What the Special Olympics means to me

Posted: January 25, 2012 in Uncategorized

“Isn’t this a sports blog?,” you may ask. Yes, yes is it is, and I want to include everyone. Tomorrow I have an interview with the Special Olympics, an organization that is very dear to my heart. I want to use this blog to tell my story of how the Special Olympics and its athletes have had an affect on my life.

In Matthew 5:1-12 Jesus tells the disciples who all to love. Verses 3-10 really stick out to me:

   3 “Blessed are the poor in spirit,
for theirs is the kingdom of heaven.
4 Blessed are those who mourn,
for they will be comforted.
5 Blessed are the meek,
for they will inherit the earth.
6 Blessed are those who hunger and thirst for righteousness,
for they will be filled.
7 Blessed are the merciful,
for they will be shown mercy.
8 Blessed are the pure in heart,
for they will see God.
9 Blessed are the peacemakers,
for they will be called children of God.
10 Blessed are those who are persecuted because of righteousness,
for theirs is the kingdom of heaven.”

These people that most of humanity ignores-people with intellectual disabilities, physical disabilities, homeless, lame, mute- Jesus says the Kingdom belongs to them. So why shouldn’t we love them? I love the Special Olympics because their mission is to include people with intellectual disabilities. There are over 200 million people worldwide with an intellectual disability and the Special Olympics is trying to reach out to every single person through sports.

My personal story begins when I was six months old and Ronnie Sanchez moved in with my grandparents. His mother and stepfather had recently passed away and he moved to Texas because my grandmother was his guardian. Ronnie had Down Syndrome. I obviously don’t remember him moving here, but I don’t remember my life without him. My family raised every grandchild around Ronnie. He looked different to me, but I never treated him differently. Ronnie may have been slow when it came to learning and reading, but he had great one liners and was a fantastic bowler! There are many misconceptions about people with Down Syndrome. Ronnie defied all of them. Doctors told him he wouldn’t live to be a teenager, but he lived to his 60’s. Many employers wouldn’t hire someone like Ronnie, but he held a job for as long as I could remember.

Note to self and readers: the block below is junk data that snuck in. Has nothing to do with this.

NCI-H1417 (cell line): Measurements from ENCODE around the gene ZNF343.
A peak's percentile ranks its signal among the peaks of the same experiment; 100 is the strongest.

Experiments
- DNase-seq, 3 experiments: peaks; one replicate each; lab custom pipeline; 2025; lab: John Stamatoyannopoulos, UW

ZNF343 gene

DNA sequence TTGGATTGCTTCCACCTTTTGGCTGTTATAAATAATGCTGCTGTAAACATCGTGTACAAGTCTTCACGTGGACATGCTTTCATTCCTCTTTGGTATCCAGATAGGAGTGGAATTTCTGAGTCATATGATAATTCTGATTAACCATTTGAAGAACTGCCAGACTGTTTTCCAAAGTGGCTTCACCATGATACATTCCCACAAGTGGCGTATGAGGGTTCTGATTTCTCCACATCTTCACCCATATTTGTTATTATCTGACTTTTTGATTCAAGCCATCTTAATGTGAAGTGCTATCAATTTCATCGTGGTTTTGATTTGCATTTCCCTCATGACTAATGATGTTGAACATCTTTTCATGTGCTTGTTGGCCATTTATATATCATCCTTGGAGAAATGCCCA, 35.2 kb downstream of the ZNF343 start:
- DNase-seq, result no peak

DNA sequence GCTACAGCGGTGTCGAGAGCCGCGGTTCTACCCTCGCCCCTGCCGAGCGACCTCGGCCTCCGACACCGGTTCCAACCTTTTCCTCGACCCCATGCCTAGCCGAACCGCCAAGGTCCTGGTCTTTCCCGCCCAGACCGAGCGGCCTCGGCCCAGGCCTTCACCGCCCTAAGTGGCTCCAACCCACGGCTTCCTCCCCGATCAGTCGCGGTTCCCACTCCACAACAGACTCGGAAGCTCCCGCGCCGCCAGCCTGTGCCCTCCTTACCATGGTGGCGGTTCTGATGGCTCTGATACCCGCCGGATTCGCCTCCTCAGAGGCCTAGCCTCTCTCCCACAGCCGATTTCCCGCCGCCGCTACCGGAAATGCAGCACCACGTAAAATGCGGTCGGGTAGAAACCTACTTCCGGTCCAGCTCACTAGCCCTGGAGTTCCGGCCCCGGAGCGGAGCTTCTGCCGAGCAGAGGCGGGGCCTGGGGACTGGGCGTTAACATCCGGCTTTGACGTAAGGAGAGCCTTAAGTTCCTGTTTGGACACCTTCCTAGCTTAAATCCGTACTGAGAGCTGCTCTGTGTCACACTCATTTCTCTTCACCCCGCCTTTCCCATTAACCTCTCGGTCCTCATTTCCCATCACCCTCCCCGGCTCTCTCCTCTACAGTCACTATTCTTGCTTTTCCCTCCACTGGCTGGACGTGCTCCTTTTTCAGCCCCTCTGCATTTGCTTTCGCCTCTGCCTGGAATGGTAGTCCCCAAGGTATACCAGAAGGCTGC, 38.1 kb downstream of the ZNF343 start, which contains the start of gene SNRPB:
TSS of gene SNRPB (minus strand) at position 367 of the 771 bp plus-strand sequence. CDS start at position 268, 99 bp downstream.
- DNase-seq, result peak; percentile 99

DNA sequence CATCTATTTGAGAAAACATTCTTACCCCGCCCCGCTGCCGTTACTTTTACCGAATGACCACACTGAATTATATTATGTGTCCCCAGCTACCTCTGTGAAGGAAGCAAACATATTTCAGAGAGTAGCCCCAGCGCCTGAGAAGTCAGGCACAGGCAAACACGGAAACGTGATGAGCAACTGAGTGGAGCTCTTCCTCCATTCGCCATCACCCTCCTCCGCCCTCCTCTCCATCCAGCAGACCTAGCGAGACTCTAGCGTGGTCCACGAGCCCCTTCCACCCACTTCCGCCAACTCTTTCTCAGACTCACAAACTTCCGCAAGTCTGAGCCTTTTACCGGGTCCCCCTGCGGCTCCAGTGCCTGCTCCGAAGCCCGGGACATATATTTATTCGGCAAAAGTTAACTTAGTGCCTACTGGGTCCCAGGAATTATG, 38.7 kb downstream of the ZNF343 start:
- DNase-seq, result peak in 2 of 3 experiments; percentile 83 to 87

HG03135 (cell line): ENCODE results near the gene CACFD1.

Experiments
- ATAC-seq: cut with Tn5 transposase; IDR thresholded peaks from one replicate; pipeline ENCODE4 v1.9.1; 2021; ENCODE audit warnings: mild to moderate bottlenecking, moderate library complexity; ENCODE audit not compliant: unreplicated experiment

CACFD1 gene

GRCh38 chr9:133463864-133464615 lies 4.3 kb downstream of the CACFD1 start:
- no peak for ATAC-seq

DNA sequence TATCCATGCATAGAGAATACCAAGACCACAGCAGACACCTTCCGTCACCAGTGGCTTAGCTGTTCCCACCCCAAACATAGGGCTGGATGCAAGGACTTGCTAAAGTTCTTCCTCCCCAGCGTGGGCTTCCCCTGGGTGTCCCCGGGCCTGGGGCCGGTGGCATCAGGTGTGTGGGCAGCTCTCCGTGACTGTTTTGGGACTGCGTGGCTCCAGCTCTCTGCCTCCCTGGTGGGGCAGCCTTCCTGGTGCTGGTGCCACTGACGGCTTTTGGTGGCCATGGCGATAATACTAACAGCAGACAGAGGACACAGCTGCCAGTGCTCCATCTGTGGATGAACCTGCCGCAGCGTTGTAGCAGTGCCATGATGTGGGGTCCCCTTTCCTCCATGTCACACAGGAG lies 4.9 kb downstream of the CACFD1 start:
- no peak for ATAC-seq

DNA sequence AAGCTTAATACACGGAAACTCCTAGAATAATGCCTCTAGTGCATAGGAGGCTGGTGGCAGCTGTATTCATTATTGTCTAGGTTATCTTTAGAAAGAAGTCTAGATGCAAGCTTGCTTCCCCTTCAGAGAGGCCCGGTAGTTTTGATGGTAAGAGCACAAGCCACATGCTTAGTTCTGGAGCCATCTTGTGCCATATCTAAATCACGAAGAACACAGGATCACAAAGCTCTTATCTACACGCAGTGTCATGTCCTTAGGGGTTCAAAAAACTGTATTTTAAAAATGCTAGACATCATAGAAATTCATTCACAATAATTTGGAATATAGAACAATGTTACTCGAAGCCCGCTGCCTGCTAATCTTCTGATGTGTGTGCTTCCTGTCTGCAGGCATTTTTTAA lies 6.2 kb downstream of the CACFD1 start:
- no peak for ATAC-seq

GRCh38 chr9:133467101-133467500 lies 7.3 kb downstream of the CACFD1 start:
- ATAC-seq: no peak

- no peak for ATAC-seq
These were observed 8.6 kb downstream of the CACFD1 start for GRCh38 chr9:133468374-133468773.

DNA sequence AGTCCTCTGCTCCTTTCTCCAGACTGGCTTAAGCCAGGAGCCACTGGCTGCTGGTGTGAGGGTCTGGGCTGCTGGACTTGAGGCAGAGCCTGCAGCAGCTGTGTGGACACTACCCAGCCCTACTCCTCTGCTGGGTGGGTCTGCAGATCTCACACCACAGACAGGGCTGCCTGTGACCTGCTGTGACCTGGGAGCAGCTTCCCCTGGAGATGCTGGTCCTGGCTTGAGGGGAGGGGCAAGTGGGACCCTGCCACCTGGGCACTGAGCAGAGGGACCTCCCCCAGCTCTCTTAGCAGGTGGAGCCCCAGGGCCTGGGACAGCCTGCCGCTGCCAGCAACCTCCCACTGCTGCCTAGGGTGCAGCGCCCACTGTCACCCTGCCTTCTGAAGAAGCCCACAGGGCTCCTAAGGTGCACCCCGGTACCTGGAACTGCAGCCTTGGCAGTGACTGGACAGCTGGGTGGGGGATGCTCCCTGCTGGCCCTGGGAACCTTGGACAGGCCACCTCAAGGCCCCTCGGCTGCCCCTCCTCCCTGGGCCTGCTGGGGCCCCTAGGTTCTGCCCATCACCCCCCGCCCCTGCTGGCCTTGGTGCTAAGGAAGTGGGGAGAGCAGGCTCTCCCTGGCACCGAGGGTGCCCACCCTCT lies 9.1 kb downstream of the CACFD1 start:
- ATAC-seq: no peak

I learned a lot through Ronnie and could never thank him, or my family, enough for sharing his life with me. Ronnie taught me how to love unconditionally and without prejudice. He taught me to be myself and not be afraid of what others think. Through him, I learned to be accepting of everyone and to be compassionate toward people like him. When he passed away four years ago, a piece of my heart died with him. He had me wrapped around his little finger! His impact on my life didn’t stop because he was no longer in my life. Ronnie’s memory lives on in my heart and my desire to work with people with intellectual disabilities.

Many people like Ronnie learn through sports. They learn how to focus, gain courage and social skills and learn to be exceptional in a sport. Ronnie participated in sports leagues through his job, similar to Special Olympics. When I was in junior high and high school, I volunteered with the Special Olympics. Those few days were the highlight of my year! Seeing the smiling faces of the kids and adults when they crossed the finish line melted my heart. And they gave the BEST hugs! In college, I was a member of Best Buddies. My buddy’s name was Paula. She was around the age of Ronnie when he passed away and, because of that, she immediately had my heart. It was like I could continue my relationship with Ronnie through Paula. We hung out once or twice a week. I would pick her up from her apartment and we would do crafts together or just talk. She was definitely a blessing in my otherwise crazy college life. During my junior year, I tried to make a bocce league for people with special needs that would meet and play on the Baylor campus. Student Activities never responded to my request. During my senior year, I had the chance to work with the Baylor Lady Bears. In my head, I had this huge dream of creating a basketball league for people with intellectual disabilities. I thought, through my connections with work, I could have players act as coaches for this league. My plan never got off the ground though.

Now I’m making a complete circle. Tomorrow I interview for an associate position with the Special Olympics. I’m more excited about this than I was for a job with ESPN (obviously, this is where my heart is)! Tomorrow I have the chance to have a job where I combine both of my passions: sports and people with intellectual disabilities. I want to think that Ronnie is looking down on me and smiling. He knows I would be perfect for this; almost like I was born for this job.

To me, the Special Olympics means compassion, inclusion, courage, acceptance and absolute joy. The athletes feel all of these things, and the volunteers feel the same. The volunteers are there to make a difference for the athletes, but the athletes are actually making more of a difference on the volunteers’ life. To be a part of such an amazing organization would make me incredibly happy and fulfilled. Loving on the athletes would be the greatest joy in my life. I really hope and pray I can make these feelings known tomorrow in the interview.

  1. vanessa says:

    awesome! I volunteered with the special olympics during bowling season. It was so much fun to see the kids interacting and enjoying themselves amongst supportive friends and family who love them. It’s a great organization 🙂

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